The heat is on ⋯ thermal epiglottitis as a late presentation of airway steam injury

Sapna R Kudchadkar, Justin T. Hamrick, Christine L. Mai, Ivor David Berkowitz, David E Tunkel

Research output: Contribution to journalArticle

Abstract

Background Thermal epiglottitis is a rare but potentially life-threatening disease. Diagnosis requires a thorough history and high clinical level of suspicion, particularly in children. Thermal epiglottitis from steam inhalation can have a slow onset without oropharyngeal signs of thermal injury, findings that can hide the clinical diagnosis. Objective Our aim was to review the pathophysiology and clinical presentation of thermal epiglottitis and the challenges involved in diagnosis and management of this form of atypical epiglottitis. Case Report We describe the case of a 22-month-old male presenting to the pediatric emergency department after a scald burn from steam and boiling water resulting in 12% body surface area burns to his chin, chest, and shoulder, with no obvious oropharyngeal or neck injuries. At the time of presentation, he was afebrile and well appearing. Six hours after the injury, he was sitting in the "tripod position," drooling, with pooled saliva in his mouth and inspiratory stridor. Intubation in the operating room using conventional direct laryngoscopy was not successful and he was intubated using an operative endoscope. Laryngoscopy demonstrated thermal epiglottitis. A tracheostomy was performed to secure the airway, and he was admitted to the pediatric intensive care unit. He was discharged home and decannulated 4 weeks later, when airway endoscopy showed complete recovery with normal airway structures. Conclusion A thorough history and physical examination together with a high level of suspicion and aggressive, collaborative airway management is vital in preventing catastrophic airway obstruction in atypical forms of epiglottitis.

Original languageEnglish (US)
JournalJournal of Emergency Medicine
Volume46
Issue number2
DOIs
StatePublished - Feb 2014

Fingerprint

Epiglottitis
Steam
Hot Temperature
Wounds and Injuries
Laryngoscopy
History
Sialorrhea
Neck Injuries
Chin
Pediatric Intensive Care Units
Airway Management
Endoscopes
Tracheostomy
Body Surface Area
Respiratory Sounds
Airway Obstruction
Operating Rooms
Burns
Saliva
Intubation

Keywords

  • airway obstruction
  • burns
  • emergency
  • intubation
  • pediatrics
  • transport medicine

ASJC Scopus subject areas

  • Emergency Medicine

Cite this

The heat is on ⋯ thermal epiglottitis as a late presentation of airway steam injury. / Kudchadkar, Sapna R; Hamrick, Justin T.; Mai, Christine L.; Berkowitz, Ivor David; Tunkel, David E.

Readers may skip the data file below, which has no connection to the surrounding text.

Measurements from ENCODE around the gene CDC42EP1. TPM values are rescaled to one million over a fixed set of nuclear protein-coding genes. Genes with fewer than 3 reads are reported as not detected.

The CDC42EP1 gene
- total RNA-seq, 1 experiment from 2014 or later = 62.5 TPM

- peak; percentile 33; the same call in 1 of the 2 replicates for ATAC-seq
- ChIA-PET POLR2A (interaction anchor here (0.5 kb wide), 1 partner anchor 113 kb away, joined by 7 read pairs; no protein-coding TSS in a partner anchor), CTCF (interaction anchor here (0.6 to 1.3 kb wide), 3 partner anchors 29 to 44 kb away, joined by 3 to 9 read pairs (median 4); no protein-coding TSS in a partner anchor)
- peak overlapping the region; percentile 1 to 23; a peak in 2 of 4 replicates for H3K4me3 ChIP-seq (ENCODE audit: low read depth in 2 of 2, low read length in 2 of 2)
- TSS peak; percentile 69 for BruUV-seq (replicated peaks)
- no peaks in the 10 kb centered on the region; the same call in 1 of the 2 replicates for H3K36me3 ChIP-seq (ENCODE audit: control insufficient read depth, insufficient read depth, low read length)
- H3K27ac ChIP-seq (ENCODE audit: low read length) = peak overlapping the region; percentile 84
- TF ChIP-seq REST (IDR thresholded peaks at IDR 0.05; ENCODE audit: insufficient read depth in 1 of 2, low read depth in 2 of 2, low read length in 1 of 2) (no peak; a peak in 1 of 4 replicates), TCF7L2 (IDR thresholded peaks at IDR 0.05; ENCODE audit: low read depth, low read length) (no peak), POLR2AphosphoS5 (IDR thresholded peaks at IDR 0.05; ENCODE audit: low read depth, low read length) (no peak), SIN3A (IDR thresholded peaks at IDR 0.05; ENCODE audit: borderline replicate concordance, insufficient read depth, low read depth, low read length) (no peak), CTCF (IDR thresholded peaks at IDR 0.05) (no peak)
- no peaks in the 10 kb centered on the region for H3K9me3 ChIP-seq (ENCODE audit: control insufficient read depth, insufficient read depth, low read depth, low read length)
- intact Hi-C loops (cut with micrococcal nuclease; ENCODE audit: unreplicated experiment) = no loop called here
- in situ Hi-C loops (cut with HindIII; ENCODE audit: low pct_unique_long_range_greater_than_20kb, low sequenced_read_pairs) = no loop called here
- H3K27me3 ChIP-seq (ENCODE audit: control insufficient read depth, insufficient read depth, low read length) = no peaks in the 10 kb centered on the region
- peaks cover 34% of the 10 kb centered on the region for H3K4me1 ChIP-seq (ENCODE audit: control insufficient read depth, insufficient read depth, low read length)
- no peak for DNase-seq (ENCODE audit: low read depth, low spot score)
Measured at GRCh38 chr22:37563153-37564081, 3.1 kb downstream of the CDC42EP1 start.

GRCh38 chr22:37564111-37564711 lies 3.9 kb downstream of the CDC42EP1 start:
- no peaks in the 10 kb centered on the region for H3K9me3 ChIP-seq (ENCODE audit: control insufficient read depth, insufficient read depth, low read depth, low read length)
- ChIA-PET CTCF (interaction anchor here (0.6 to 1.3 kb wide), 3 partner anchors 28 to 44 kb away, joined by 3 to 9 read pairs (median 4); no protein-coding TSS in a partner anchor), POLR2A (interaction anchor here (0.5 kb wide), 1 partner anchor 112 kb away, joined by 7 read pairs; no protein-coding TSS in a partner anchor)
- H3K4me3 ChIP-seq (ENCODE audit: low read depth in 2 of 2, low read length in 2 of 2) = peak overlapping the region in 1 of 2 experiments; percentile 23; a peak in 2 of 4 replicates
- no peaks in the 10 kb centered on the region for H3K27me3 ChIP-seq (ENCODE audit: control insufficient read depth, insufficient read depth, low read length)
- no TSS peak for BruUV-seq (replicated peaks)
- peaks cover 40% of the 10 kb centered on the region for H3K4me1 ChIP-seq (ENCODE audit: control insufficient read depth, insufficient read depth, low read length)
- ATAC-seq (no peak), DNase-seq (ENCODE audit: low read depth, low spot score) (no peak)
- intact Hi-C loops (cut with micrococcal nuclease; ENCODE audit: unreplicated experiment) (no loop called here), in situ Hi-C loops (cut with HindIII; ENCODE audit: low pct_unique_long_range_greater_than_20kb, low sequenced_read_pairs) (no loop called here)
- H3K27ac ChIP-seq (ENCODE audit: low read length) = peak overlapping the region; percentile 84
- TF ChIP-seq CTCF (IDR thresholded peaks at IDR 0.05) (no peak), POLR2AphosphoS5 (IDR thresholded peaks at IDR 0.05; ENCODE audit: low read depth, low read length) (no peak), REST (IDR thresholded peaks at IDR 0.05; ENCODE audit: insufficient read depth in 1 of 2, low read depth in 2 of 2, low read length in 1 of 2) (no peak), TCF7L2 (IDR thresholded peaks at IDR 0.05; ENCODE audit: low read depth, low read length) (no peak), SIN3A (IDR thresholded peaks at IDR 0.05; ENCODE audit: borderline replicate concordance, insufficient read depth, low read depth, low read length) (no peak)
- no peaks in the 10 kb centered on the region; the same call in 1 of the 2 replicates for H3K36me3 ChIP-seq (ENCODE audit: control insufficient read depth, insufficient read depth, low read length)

In: Journal of Emergency Medicine, Vol. 46, No. 2, 02.2014.

Research output: Contribution to journalArticle

@article{4777a25c8f2842e09aa474b96cee777f,
title = "The heat is on ⋯ thermal epiglottitis as a late presentation of airway steam injury",
abstract = "Background Thermal epiglottitis is a rare but potentially life-threatening disease. Diagnosis requires a thorough history and high clinical level of suspicion, particularly in children. Thermal epiglottitis from steam inhalation can have a slow onset without oropharyngeal signs of thermal injury, findings that can hide the clinical diagnosis. Objective Our aim was to review the pathophysiology and clinical presentation of thermal epiglottitis and the challenges involved in diagnosis and management of this form of atypical epiglottitis. Case Report We describe the case of a 22-month-old male presenting to the pediatric emergency department after a scald burn from steam and boiling water resulting in 12{\%} body surface area burns to his chin, chest, and shoulder, with no obvious oropharyngeal or neck injuries. At the time of presentation, he was afebrile and well appearing. Six hours after the injury, he was sitting in the {"}tripod position,{"} drooling, with pooled saliva in his mouth and inspiratory stridor. Intubation in the operating room using conventional direct laryngoscopy was not successful and he was intubated using an operative endoscope. Laryngoscopy demonstrated thermal epiglottitis. A tracheostomy was performed to secure the airway, and he was admitted to the pediatric intensive care unit. He was discharged home and decannulated 4 weeks later, when airway endoscopy showed complete recovery with normal airway structures. Conclusion A thorough history and physical examination together with a high level of suspicion and aggressive, collaborative airway management is vital in preventing catastrophic airway obstruction in atypical forms of epiglottitis.",